Dharma Gleanings


cynthia rich

New Gleanings

January 1, 2014—February 4, 2014

January 1, 2014
HAPPY NEW YEAR! Bettina, who used to be so painfully sensitive to even a little light shining in her bedroom that she could not sleep, moved into a new apartment with a bright streetlight across the street from her bedroom window. It does not bother her. We rejoiced over all this tells us about the unexpected fruits of practice.

Happiness is not having a dark room.
Happiness is having a room with light and not minding.

January 6, 2014
While I enjoyed the time with my cold last week, I was glancing through Dipa Ma and came across the observation of a student of hers. Unlike myself, he had been quite seriously ill, and he recognized that in that period he was able for the first time to “understand what was my body, understand what was my mind, and understand what was the way of meditation.” I suddenly saw that that was what my little illness had allowed me to do—to see those separations as clearly distinct, and to find immense freedom and a new sense of control of one’s life in being able to “know what was what.” It’s freedom, because one no longer has to helplessly allow one’s whole being to be danced around like a puppet by the mind or the body, as it is when we take their will as Ours. It’s control, because now we can select how to relate to each one. Do I want the mind to keep talking now? is that useful? We can see so much more clearly where the on-off switch is when we know she isn’t the whole show. Does the pain in my elbow think she can speak for all of me, or is she just a pain in my elbow?

I think illness is such a good time for this clarity, because we have fewer positive hooks. If my body isn’t feeling so great, I don’t value her at that moment as a source of great pleasure, and have much less need to identify with her. It’s easier then to say, “Oh, that’s just my body doing her thing.” If I’m sick, my mind doesn’t offer me much delight either, it’s not impressing me with its cleverness, so it’s easier to separate her out too.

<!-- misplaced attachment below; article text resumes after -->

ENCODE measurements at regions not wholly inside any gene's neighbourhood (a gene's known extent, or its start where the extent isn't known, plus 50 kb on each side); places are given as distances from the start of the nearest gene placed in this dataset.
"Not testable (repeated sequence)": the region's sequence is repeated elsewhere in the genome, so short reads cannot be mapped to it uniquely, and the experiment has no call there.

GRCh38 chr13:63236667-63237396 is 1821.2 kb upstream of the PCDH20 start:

Of course I think I was headed this way before this little illness, in one sense for years before this illness. Still the truth of it seems simple and obvious to me now in a way that I didn’t quite experience before.

I understand what is the body, I understand what is the mind, I understand what is the way of meditation.

January 29, 2014
A couple of afterthoughts to earlier entries:

As a means of loosening up our illusion of a fixed, continuous self, I’ve remarked (November 7, 2013) that it can be helpful to see ourselves in the third person, as a she or a he. By shaking up that ego identity, that practice can also change how we experience our relationship to others in our past. One of the ways we are held in the unreal is our tendency to see ourselves as the central character in every remembered drama. By dropping the “I” and calling the woman in that drama “she”, we get to correct that distortion by seeing ourselves as just one player in the scene among other shes and hes. If our memory says that “At Digital Corporation I worked on a team with with Don, Mimi and Ron”, we can realize that—even in the realm of conventional reality—it is more accurate if we think, “At Digital Corporation, she worked on a team with Don, Mimi and Ron.” In our lives we are all part of a far larger team, and it helps to be reminded that we are no more capitalized, no more central than the others.